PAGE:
Don't rest just yet, Dexter.
The Ice Truck Killer's reign is over, but Miami forensics sleuth Dexter Morgan is worrying about another murderer -- himself -- as season two of Showtime's drama series "Dexter" starts Sunday, Sept. 30. Played by Michael C. Hall, the title character secretly uses his professional skills to ensure criminals get what's coming to them. Now his problems become bigger when his victims' final destination is discovered.
"There are a lot of spinning plates," says Hall, whose first-year "Dexter" work won him the Television Critics Association Award for individual achievement in drama (along with Golden Globe and Screen Actors Guild Award nominations). "A lot was resolved at the end of the first season, and I think all of us are aware we have a pretty tough assignment in trying to live up to it. The writers have really been bold, sort of laying down the gauntlet that they aren't afraid to play their biggest hands."
Indeed, the first new episodes demonstrate that significant "Dexter" plot twists come earlier than anticipated. "I'm really pleased that it isn't some sort of watered-down simulation of the first season," Hall says. "This season really has its own chaotic character."
Unlike the first year, which was based on Jeff Lindsay's novel "Darkly Dreaming Dexter" and earned Emmy nominations for editing, theme music and main title design, the new installments are completely original creations. So is the FBI agent played by cast addition Keith Carradine, who's brought in to spearhead the search for the so-called Bay Harbor Butcher.
That killer actually is seemingly good-natured Dexter, a fact unbeknown to everyone around him, even his adopted sister Debra (Jennifer Carpenter). She's a police detective residing with him while struggling to recover from her own near-fatal encounter with the Ice Truck Killer, who was her beau before his full identity was known -- including his being Dexter's brother.
Debra puts on a brave front in returning to work, but her emotions clearly remain frayed, as illustrated by her reactions to men's approaches that don't turn out as anyone would like. And also by her energetic chase of a young vandal who ends up with Debra's gun in his face.
"Of all the characters on the show, she's one of the biggest works in progress," Carpenter says. "Her surviving the situation with [the Ice Truck Killer] was her first masterpiece, and it's been a sometimes ugly transition. I don't think she's very socially balanced, but it is nice to see her expressing herself in different ways."
The fellow who takes a fist to the nose from Debra at a bar might not agree, but her self-discovery also plays out through her complex relationship with Dexter. "It's sort of strange how they're all the other has in this world," Carpenter says. "Each is the other's only connection to the past, so they're trying to operate with some sort of tenderness toward each other."
Julie Benz, Erik King and Lauren Velez also continue as "Dexter" regulars, and adding Oscar-winner Carradine to the mix has changed things up notably. "It's a constant negotiation, an upping of the ante, in terms of Dexter's need and ability to monitor and modify what he presents to the world," Hall says of Carradine's presence as quietly dogged investigator Frank Lundy.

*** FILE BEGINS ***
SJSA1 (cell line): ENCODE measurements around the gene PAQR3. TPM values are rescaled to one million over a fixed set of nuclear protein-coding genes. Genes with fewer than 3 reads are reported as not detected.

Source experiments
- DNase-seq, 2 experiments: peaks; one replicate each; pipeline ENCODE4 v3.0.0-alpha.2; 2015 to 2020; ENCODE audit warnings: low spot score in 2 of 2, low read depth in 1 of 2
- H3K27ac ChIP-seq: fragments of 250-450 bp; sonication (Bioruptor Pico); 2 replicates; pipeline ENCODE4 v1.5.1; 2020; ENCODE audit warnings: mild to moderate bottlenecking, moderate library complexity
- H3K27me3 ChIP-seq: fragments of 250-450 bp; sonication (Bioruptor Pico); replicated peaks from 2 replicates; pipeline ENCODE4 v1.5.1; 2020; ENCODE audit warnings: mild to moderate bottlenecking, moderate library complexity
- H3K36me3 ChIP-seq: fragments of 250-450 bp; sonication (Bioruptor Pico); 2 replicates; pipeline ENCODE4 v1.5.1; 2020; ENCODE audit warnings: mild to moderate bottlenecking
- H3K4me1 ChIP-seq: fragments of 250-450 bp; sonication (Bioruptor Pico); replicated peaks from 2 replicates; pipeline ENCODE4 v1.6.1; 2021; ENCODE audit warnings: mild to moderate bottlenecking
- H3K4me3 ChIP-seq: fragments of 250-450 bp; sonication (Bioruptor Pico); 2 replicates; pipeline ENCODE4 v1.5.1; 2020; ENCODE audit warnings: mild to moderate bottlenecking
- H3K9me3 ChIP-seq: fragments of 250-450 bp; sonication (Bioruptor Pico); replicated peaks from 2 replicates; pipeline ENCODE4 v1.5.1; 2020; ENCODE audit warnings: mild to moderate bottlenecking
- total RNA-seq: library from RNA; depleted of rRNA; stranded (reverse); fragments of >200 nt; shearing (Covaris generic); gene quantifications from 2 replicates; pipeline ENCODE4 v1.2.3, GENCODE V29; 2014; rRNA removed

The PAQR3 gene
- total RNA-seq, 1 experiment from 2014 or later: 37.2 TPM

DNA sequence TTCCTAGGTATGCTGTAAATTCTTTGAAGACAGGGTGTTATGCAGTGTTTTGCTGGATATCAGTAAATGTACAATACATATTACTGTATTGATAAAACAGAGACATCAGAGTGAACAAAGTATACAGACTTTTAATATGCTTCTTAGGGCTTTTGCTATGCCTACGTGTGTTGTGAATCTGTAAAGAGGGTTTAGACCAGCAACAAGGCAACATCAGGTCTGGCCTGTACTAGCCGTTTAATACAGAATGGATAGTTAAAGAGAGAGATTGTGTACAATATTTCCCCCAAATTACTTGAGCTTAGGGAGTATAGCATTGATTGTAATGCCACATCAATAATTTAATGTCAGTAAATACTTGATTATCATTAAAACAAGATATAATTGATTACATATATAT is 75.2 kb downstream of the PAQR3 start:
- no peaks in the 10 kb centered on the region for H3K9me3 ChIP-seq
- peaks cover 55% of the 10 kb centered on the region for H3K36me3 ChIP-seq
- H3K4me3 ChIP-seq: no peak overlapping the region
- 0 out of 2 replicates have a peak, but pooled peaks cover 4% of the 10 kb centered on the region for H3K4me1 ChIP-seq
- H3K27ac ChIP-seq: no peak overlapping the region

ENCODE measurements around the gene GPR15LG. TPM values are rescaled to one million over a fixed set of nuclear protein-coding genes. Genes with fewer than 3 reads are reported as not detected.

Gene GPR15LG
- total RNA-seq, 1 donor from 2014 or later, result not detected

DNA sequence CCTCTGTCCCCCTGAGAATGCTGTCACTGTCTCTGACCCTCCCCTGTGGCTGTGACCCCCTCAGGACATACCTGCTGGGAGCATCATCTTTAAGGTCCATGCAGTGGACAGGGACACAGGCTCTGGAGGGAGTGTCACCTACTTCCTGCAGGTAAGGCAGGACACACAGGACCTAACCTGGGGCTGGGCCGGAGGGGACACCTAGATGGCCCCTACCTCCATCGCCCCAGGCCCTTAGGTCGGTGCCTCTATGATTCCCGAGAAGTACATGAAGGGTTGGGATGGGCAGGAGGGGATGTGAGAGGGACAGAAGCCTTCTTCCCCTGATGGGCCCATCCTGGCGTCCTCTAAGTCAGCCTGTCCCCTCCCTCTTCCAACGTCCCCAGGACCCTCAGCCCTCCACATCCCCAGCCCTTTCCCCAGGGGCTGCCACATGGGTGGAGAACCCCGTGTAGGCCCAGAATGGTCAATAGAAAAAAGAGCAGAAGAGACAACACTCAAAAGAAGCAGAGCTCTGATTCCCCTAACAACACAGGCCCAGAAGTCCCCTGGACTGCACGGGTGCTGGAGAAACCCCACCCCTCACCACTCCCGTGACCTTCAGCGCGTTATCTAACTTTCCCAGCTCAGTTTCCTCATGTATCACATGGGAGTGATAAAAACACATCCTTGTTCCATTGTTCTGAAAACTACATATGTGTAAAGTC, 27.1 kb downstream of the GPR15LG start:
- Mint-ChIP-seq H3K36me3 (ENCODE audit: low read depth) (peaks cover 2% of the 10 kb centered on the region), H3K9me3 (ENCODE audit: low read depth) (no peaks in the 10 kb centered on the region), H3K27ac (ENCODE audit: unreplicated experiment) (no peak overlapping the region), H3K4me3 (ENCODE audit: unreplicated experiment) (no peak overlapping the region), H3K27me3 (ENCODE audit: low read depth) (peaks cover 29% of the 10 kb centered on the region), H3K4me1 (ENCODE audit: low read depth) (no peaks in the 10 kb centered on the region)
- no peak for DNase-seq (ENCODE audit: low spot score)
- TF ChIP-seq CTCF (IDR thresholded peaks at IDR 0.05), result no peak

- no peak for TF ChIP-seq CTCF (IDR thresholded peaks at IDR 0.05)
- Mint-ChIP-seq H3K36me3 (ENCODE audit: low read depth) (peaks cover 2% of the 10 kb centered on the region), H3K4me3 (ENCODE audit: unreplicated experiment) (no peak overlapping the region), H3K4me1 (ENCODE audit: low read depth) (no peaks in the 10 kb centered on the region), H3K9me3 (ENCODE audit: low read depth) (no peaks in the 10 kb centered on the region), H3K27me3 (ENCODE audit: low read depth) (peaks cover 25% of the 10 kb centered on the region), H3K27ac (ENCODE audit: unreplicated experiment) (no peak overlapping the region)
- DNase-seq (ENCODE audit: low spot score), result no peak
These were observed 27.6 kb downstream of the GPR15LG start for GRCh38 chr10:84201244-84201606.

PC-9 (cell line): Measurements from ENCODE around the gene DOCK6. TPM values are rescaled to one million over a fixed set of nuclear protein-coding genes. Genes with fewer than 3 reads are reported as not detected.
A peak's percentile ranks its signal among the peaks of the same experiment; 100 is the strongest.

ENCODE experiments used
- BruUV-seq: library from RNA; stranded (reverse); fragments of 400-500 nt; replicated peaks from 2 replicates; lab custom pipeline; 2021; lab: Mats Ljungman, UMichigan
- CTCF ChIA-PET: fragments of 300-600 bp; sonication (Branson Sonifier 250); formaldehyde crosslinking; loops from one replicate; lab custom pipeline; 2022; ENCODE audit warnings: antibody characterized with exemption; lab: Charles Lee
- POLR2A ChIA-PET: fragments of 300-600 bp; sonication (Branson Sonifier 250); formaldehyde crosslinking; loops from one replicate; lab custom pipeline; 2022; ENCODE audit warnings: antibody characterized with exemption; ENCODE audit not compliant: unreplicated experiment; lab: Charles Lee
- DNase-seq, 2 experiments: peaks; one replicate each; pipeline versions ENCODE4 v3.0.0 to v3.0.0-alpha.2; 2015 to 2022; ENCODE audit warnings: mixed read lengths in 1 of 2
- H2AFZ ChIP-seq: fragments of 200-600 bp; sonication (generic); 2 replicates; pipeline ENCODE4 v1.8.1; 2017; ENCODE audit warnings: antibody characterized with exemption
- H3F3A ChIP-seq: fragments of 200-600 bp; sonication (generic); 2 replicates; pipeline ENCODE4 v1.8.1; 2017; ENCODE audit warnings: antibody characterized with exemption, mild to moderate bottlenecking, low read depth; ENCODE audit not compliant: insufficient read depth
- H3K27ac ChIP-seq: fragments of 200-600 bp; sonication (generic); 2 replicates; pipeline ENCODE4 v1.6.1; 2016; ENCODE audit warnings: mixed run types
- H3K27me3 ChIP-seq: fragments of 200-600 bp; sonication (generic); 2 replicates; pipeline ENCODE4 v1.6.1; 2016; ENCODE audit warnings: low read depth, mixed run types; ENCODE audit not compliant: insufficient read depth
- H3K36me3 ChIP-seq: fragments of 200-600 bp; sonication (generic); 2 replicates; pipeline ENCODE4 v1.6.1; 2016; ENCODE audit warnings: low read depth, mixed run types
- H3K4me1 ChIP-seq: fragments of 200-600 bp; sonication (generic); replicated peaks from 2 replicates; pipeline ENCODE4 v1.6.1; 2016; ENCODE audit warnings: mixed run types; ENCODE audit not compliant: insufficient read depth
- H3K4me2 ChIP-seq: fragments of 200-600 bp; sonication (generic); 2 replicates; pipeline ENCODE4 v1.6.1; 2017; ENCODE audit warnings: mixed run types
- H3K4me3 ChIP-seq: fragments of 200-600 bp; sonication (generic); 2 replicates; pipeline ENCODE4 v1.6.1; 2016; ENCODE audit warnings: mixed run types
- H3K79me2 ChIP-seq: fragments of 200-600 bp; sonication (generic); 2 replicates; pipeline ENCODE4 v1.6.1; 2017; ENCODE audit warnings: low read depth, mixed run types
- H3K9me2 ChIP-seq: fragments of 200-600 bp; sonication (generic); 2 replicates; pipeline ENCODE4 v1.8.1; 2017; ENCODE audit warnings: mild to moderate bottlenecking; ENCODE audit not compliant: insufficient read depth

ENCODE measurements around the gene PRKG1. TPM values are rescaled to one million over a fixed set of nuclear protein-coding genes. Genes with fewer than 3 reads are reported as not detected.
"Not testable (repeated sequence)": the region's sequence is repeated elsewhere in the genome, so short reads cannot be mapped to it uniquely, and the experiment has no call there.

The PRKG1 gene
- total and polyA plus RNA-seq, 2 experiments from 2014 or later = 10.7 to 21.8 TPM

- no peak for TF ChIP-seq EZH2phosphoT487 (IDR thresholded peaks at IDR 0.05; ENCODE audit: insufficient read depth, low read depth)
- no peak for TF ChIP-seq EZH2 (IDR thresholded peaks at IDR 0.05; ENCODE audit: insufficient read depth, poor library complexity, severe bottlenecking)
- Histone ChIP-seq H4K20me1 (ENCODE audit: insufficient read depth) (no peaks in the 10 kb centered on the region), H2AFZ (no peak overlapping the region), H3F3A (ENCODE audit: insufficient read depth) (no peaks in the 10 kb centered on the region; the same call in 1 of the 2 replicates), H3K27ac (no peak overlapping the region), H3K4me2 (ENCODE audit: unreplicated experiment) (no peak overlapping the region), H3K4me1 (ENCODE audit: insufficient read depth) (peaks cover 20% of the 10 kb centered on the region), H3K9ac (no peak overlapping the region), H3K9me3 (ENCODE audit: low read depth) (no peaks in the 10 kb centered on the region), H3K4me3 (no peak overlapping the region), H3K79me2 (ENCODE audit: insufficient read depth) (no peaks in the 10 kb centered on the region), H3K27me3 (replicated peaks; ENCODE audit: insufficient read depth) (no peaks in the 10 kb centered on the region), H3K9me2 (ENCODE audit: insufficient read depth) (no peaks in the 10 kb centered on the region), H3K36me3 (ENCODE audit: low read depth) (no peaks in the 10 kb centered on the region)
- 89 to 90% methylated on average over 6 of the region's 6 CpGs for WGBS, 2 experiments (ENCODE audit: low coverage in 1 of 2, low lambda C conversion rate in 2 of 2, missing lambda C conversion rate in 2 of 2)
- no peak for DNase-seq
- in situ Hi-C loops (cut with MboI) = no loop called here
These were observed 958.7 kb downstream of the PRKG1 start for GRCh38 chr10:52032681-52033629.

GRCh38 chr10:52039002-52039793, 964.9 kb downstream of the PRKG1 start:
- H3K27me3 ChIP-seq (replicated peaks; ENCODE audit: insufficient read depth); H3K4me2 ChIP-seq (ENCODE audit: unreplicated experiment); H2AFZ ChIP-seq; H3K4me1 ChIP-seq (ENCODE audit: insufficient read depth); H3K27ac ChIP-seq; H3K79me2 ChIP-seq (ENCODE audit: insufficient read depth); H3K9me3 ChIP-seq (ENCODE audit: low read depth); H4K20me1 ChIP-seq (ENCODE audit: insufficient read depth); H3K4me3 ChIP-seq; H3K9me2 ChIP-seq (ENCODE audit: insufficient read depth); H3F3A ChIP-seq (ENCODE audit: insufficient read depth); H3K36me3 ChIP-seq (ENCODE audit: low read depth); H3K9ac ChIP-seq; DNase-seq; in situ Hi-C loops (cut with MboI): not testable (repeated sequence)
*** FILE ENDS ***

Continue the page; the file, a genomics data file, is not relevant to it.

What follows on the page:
Carpenter has more on-screen exchanges with Carradine, since Lundy selects Debra for his team pursuing the felon they don't know is Dexter. "He is amazing to work with," Carpenter says. "He's so collected. As Debra, when I look at him, he's like a jukebox that flips to a certain record and whatever note you need to hear pops out. At the same time, he's so open; he's your biggest cheerleader when you're in a scene with him."
Particularly with the new threats facing Dexter, Hall admires his alter ego. "In spite of all the other capabilities the guy obviously has, the most impressive is his amazing capacity for stress management," he says. "I don't know how he does it."
At the same time, new self-doubt makes Dexter more vulnerable. Hall concurs that the first season's outcome "left some pretty gaping, wide-open wounds in Dexter. He comes to an awareness of certain vulnerabilities, both internal and external."
Widely praised as David Fisher in HBO's seriocomic funeral-home saga "Six Feet Under," stage veteran Hall didn't foresee that another home-screen role would be as strong an identifier for him. "I thought, 'Well, that's it for TV. I'm spoiled. I'm not going to find anything that will match.' Then 'Dexter' came along," he says. "It was a real surprise for me, the last thing I thought I'd be doing, at least so soon after 'Six Feet Under.' I feel like we've taken some chances and really embraced them."
A trademark of "Dexter" is the thematic darkness it juxtaposes with sunny Florida backdrops, which Carpenter thinks symbolizes the dichotomies the show thrives on. "It's hard to call it just a comedy or just a tragedy," she says. "They're sort of tangled up. It's just so absurd in some ways."Copyright © 2014, Los Angeles Times